Missouri’s players insist not much will change despite coach Frank Haith’s absence Friday when the season tips off against Southeastern Louisiana at Mizzou Arena.
Haith will begin serving his five-game NCAA suspension, which continues through Nov. 25.
But the Tigers won’t let his absence temper expectations for the next weeks with associate head coach Tim Fuller taking the reins on an interim basis.
“I don’t think it will really be a difference,” junior guard Jabari Brown said. “Coach Fuller has been under Coach Haith for a few years now, so it’s going to be the same principles, the same structure on offense and defense.”
Fuller is the only one of Missouri’s three assistants who has been around throughout Haith’s three-year tenure. He also has served as the primary recruiting in bringing together most of the Tigers’ roster.
“I feel comfortable with Coach Fuller, and I think most of the guys do,” Brown said. “He brought a lot of us here, so I feel like he’s familiar with everybody just like Coach Haith. I feel like it will be a smooth transition.”
Fuller’s reign also will include upcoming games against Southern Illinois, Hawaii, Gardner-Webb and IUPUI as Missouri begins the post-Phil Pressey era led by junior point guard Jordan Clarkson, a Tulsa transfer.
“The most important thing is those 16 heartbeats in that locker room — to make sure that they’re covered, that they know I have their back and that they know I’m going to give my very best to hopefully get their very best,” Fuller said.
The Tigers return two part-time starters — Brown, who was Missouri’s second-leading scorer last season at 13.7 points per game after becoming eligible midseason, and senior Earnest Ross, who only started 10 games.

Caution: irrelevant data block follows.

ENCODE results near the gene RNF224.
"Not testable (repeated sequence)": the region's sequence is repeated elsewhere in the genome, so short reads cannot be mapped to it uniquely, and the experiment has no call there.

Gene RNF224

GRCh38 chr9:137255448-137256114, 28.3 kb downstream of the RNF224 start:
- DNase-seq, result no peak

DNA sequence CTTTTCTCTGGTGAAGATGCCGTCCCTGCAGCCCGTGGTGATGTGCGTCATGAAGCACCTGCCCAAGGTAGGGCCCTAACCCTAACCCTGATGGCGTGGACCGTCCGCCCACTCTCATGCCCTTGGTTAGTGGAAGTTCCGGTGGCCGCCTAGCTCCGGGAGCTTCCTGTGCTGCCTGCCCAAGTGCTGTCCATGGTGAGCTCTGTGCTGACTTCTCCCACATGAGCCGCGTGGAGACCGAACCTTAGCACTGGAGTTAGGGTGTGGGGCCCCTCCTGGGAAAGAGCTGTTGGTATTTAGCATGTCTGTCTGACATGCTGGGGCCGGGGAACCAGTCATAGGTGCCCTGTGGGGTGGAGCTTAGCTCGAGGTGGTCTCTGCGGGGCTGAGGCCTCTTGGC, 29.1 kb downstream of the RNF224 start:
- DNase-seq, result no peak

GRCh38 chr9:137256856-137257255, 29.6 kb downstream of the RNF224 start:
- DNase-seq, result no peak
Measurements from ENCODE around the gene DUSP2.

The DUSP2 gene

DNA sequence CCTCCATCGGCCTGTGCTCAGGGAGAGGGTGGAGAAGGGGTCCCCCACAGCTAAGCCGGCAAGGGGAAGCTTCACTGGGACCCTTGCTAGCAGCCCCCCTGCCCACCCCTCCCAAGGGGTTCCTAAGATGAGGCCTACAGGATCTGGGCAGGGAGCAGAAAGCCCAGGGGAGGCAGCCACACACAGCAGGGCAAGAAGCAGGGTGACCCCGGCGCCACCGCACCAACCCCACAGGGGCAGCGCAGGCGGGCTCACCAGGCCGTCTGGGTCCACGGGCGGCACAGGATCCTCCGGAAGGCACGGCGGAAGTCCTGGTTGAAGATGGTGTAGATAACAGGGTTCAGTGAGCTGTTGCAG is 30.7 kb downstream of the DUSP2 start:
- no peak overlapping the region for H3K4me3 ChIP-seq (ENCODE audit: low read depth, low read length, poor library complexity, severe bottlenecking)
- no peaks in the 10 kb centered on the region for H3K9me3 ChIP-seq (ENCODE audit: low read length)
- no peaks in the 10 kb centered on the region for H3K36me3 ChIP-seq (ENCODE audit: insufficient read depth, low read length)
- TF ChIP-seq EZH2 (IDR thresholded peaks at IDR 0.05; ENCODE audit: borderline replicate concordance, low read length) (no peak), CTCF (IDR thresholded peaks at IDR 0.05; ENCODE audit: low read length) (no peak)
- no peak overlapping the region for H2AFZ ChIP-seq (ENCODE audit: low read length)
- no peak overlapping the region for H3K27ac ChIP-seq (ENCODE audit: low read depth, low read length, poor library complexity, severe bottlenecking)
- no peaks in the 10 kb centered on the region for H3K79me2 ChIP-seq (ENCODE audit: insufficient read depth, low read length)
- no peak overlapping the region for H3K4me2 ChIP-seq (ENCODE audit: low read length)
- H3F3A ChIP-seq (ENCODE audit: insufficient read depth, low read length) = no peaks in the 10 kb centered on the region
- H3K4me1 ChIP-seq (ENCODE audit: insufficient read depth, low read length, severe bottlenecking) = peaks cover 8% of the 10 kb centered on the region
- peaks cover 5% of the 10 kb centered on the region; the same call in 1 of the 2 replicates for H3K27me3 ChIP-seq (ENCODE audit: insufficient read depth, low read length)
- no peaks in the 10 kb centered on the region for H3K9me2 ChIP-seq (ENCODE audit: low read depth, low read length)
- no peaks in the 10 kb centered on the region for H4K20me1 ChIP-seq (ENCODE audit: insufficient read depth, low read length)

Senior Tony Criswell’s suspension further complicates a roster trying to fold in Clarkson, junior college transfer Keanau Post and two promising true freshmen, Johnathan Williams III and Wes Clark.
Missouri hopes that Haith’s suspension, rather to induce panic and struggles, will galvanize the team as it tries to come together.
“I feel like it can, knowing it’s really just us out there right now,” Clarkson said. “I don’t think any coach in college basketball has scored a basket while they’ve been coaching, so we’ve really got to come together and become one — make plays on the court and just do what we do.”
Besides, Haith’s influence will still be felt.
“With the type of guys that we have and the leaders that we have, we’re pretty much just reciprocating coach Haith out there on the court, in timeouts and stuff like that,” Ross said.